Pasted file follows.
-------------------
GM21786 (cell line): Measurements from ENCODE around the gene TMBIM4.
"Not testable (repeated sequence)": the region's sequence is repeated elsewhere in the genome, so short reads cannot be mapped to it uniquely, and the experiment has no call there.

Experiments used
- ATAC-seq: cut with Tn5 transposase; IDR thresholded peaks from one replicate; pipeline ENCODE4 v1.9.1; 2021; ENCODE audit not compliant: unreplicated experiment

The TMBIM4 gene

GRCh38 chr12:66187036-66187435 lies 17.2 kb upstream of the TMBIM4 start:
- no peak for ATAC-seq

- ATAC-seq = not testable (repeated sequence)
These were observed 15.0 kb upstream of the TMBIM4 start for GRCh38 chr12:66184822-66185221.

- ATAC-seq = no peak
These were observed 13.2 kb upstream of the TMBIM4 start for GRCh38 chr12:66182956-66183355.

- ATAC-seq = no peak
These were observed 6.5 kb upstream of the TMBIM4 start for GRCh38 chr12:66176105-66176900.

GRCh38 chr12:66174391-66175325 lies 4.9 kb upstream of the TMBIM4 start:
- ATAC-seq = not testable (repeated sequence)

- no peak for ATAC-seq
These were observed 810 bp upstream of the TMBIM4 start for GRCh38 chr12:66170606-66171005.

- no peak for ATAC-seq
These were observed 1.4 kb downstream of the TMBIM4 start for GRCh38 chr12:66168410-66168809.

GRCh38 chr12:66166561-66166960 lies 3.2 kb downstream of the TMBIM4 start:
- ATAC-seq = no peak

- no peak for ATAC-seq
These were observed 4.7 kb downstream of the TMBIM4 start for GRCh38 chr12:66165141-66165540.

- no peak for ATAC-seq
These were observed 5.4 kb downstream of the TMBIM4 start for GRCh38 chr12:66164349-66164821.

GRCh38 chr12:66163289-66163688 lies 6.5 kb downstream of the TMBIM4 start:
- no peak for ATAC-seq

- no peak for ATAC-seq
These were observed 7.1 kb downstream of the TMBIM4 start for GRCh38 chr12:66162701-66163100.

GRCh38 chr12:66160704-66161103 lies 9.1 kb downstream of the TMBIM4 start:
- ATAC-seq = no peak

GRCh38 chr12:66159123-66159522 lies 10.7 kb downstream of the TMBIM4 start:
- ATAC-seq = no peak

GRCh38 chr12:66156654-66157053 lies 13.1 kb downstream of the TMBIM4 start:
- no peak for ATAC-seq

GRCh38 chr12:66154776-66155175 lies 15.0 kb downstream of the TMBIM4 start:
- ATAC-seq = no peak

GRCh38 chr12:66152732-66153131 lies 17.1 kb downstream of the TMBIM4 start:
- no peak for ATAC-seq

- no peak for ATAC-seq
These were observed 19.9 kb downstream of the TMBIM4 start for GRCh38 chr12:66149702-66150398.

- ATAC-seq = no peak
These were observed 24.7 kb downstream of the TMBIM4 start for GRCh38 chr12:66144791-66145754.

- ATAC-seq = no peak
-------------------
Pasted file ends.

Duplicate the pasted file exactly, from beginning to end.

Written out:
GM21786 (cell line): Measurements from ENCODE around the gene TMBIM4.
"Not testable (repeated sequence)": the region's sequence is repeated elsewhere in the genome, so short reads cannot be mapped to it uniquely, and the experiment has no call there.

Experiments used
- ATAC-seq: cut with Tn5 transposase; IDR thresholded peaks from one replicate; pipeline ENCODE4 v1.9.1; 2021; ENCODE audit not compliant: unreplicated experiment

The TMBIM4 gene

GRCh38 chr12:66187036-66187435 lies 17.2 kb upstream of the TMBIM4 start:
- no peak for ATAC-seq

- ATAC-seq = not testable (repeated sequence)
These were observed 15.0 kb upstream of the TMBIM4 start for GRCh38 chr12:66184822-66185221.

- ATAC-seq = no peak
These were observed 13.2 kb upstream of the TMBIM4 start for GRCh38 chr12:66182956-66183355.

- ATAC-seq = no peak
These were observed 6.5 kb upstream of the TMBIM4 start for GRCh38 chr12:66176105-66176900.

GRCh38 chr12:66174391-66175325 lies 4.9 kb upstream of the TMBIM4 start:
- ATAC-seq = not testable (repeated sequence)

- no peak for ATAC-seq
These were observed 810 bp upstream of the TMBIM4 start for GRCh38 chr12:66170606-66171005.

- no peak for ATAC-seq
These were observed 1.4 kb downstream of the TMBIM4 start for GRCh38 chr12:66168410-66168809.

GRCh38 chr12:66166561-66166960 lies 3.2 kb downstream of the TMBIM4 start:
- ATAC-seq = no peak

- no peak for ATAC-seq
These were observed 4.7 kb downstream of the TMBIM4 start for GRCh38 chr12:66165141-66165540.

- no peak for ATAC-seq
These were observed 5.4 kb downstream of the TMBIM4 start for GRCh38 chr12:66164349-66164821.

GRCh38 chr12:66163289-66163688 lies 6.5 kb downstream of the TMBIM4 start:
- no peak for ATAC-seq

- no peak for ATAC-seq
These were observed 7.1 kb downstream of the TMBIM4 start for GRCh38 chr12:66162701-66163100.

GRCh38 chr12:66160704-66161103 lies 9.1 kb downstream of the TMBIM4 start:
- ATAC-seq = no peak

GRCh38 chr12:66159123-66159522 lies 10.7 kb downstream of the TMBIM4 start:
- ATAC-seq = no peak

GRCh38 chr12:66156654-66157053 lies 13.1 kb downstream of the TMBIM4 start:
- no peak for ATAC-seq

GRCh38 chr12:66154776-66155175 lies 15.0 kb downstream of the TMBIM4 start:
- ATAC-seq = no peak

GRCh38 chr12:66152732-66153131 lies 17.1 kb downstream of the TMBIM4 start:
- no peak for ATAC-seq

- no peak for ATAC-seq
These were observed 19.9 kb downstream of the TMBIM4 start for GRCh38 chr12:66149702-66150398.

- ATAC-seq = no peak
These were observed 24.7 kb downstream of the TMBIM4 start for GRCh38 chr12:66144791-66145754.

- ATAC-seq = no peak